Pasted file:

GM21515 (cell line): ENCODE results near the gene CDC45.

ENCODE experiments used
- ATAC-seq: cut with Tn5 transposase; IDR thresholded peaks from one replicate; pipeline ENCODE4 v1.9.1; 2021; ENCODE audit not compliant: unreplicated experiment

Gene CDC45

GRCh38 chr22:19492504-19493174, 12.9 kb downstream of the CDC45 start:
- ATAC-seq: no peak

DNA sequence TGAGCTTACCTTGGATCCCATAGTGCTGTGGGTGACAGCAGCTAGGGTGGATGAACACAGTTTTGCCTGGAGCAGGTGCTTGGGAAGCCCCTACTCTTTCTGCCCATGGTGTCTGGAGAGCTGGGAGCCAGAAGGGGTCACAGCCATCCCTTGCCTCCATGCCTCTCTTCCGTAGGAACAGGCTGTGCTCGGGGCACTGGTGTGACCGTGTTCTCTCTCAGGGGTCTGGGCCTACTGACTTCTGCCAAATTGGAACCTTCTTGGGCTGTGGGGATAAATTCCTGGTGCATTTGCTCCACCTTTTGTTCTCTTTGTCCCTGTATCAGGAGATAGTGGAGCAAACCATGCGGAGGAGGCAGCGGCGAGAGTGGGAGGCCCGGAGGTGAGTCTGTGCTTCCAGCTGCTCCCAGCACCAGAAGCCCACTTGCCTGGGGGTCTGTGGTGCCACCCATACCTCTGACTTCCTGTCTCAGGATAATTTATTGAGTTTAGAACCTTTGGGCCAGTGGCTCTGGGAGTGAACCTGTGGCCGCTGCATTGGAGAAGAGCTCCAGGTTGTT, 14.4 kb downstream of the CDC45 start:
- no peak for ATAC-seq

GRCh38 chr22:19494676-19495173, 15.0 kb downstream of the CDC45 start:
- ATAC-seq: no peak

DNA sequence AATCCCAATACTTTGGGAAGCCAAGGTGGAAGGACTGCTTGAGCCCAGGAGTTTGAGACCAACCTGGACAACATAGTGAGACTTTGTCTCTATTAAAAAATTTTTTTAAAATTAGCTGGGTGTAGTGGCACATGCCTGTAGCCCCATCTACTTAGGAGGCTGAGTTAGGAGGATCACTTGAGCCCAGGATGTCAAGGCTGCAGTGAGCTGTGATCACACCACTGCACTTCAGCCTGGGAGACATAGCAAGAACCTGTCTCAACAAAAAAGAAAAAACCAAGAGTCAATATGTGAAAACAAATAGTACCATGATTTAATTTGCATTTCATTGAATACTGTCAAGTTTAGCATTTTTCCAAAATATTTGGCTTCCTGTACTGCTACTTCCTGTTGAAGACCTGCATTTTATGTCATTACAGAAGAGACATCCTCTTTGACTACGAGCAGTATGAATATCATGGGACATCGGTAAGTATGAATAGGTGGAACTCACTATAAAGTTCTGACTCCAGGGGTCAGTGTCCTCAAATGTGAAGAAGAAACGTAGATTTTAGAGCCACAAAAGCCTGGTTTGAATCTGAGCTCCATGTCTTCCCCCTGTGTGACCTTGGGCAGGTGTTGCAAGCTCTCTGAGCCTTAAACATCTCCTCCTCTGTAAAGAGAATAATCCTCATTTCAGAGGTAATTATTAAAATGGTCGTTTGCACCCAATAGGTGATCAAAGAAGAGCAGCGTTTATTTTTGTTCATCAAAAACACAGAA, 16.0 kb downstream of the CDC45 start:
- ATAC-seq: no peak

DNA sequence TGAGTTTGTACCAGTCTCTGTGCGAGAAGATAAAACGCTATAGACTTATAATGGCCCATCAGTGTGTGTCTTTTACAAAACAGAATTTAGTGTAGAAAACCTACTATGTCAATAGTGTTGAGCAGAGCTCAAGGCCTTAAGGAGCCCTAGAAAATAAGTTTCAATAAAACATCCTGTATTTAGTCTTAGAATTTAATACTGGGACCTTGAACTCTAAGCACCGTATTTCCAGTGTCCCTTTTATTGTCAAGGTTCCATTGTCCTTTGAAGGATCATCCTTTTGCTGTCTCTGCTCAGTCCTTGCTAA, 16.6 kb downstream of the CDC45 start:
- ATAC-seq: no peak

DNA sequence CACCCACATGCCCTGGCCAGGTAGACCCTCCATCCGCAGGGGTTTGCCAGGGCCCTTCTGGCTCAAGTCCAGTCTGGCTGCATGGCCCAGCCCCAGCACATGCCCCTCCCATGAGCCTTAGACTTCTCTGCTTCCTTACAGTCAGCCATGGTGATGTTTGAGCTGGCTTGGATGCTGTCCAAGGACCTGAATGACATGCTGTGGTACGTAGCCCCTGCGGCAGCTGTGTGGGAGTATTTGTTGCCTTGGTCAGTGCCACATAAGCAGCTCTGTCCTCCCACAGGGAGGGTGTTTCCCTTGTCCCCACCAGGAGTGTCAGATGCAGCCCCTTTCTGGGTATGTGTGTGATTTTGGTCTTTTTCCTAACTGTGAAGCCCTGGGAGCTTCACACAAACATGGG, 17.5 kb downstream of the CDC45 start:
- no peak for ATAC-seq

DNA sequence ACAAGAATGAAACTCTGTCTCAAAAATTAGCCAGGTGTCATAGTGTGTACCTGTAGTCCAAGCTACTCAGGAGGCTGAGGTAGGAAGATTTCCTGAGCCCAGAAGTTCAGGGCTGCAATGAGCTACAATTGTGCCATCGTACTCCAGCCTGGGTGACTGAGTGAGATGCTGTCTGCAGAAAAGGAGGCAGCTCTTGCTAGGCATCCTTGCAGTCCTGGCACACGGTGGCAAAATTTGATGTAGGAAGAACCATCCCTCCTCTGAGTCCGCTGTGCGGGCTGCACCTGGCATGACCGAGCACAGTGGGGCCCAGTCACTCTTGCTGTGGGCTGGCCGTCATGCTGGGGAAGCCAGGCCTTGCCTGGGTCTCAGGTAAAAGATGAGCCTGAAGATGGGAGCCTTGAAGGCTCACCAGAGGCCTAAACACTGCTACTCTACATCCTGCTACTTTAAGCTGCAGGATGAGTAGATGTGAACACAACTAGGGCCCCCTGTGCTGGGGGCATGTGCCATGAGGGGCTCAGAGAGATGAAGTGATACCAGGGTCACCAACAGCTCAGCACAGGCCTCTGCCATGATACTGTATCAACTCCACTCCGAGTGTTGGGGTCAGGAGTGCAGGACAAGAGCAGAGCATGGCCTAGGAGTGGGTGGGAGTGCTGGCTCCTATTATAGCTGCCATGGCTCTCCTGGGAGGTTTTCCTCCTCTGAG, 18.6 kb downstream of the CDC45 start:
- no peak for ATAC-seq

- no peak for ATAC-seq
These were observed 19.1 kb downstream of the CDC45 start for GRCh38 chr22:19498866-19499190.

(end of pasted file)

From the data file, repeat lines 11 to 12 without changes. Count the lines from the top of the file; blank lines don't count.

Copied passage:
DNA sequence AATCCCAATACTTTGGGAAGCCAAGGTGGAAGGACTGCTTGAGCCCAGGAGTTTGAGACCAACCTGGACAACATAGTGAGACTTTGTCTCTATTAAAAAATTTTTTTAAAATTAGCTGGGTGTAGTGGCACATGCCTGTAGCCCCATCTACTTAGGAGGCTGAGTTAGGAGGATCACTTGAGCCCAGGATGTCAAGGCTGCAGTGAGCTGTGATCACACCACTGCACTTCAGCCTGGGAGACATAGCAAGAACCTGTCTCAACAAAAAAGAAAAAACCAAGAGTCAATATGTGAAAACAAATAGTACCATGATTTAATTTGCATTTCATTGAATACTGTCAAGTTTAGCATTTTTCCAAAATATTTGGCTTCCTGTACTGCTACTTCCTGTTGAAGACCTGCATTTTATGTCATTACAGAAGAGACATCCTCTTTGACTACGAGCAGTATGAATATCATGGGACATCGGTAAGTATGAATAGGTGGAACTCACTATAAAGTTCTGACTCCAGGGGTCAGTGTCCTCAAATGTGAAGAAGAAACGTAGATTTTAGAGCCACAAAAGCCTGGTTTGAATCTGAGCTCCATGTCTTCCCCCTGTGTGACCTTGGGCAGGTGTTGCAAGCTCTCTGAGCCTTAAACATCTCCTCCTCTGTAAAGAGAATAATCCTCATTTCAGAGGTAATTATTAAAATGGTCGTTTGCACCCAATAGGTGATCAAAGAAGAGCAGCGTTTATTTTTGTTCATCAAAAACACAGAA, 16.0 kb downstream of the CDC45 start:
- ATAC-seq: no peak